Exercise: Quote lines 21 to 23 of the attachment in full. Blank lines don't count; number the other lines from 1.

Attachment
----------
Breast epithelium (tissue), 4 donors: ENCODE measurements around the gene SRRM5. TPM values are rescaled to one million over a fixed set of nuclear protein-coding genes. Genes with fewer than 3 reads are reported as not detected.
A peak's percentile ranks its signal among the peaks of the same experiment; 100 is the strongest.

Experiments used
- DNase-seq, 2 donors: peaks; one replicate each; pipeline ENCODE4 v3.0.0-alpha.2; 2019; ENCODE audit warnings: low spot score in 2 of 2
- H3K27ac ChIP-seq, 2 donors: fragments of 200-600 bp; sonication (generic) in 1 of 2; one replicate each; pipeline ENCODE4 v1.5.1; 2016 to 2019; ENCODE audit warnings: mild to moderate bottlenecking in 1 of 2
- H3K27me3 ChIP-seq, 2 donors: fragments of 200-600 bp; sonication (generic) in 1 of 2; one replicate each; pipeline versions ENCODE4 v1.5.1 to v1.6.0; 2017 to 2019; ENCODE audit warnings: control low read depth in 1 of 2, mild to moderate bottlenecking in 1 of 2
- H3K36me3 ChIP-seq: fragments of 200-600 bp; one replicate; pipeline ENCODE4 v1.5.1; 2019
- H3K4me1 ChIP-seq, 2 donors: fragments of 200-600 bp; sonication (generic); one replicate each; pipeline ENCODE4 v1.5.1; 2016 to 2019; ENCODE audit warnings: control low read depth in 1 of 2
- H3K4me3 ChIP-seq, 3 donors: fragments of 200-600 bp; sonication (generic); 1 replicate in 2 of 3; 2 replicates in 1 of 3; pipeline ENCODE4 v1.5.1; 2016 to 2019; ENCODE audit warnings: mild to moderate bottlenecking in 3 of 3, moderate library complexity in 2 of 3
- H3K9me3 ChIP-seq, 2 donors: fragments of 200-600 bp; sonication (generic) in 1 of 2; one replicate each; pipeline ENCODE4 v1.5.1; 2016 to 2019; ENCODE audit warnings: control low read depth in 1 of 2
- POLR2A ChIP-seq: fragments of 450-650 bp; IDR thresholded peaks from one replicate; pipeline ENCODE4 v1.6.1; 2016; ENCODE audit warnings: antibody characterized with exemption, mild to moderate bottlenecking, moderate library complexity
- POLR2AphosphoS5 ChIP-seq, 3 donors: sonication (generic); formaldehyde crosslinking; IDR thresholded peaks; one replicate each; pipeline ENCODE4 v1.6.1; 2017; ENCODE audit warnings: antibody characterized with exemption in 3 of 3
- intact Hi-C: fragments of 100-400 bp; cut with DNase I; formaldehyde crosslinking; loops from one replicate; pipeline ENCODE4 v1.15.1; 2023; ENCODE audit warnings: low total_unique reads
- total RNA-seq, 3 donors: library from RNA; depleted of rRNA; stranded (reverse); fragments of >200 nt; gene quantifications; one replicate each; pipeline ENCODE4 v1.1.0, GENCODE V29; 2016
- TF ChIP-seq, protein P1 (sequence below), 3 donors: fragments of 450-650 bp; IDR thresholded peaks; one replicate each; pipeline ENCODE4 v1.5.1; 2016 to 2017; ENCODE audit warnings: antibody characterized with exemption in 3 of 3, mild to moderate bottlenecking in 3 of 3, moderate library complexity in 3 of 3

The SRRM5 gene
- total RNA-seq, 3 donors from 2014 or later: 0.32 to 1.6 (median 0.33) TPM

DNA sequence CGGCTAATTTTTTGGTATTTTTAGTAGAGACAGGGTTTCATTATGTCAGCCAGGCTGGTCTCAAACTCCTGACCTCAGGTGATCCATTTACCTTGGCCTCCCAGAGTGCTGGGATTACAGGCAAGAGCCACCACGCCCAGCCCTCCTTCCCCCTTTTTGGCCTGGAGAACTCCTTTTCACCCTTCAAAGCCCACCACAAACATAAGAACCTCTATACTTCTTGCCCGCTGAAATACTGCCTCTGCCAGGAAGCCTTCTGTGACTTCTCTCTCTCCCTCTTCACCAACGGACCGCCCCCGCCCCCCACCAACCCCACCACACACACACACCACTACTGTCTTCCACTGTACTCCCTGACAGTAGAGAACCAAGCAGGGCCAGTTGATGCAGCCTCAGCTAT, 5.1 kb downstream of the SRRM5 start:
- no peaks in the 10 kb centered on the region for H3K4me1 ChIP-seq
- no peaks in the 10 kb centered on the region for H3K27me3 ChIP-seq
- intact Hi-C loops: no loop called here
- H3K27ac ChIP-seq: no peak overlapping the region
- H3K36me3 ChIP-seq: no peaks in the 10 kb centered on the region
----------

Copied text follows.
- intact Hi-C loops: no loop called here
- H3K27ac ChIP-seq: no peak overlapping the region
- H3K36me3 ChIP-seq: no peaks in the 10 kb centered on the region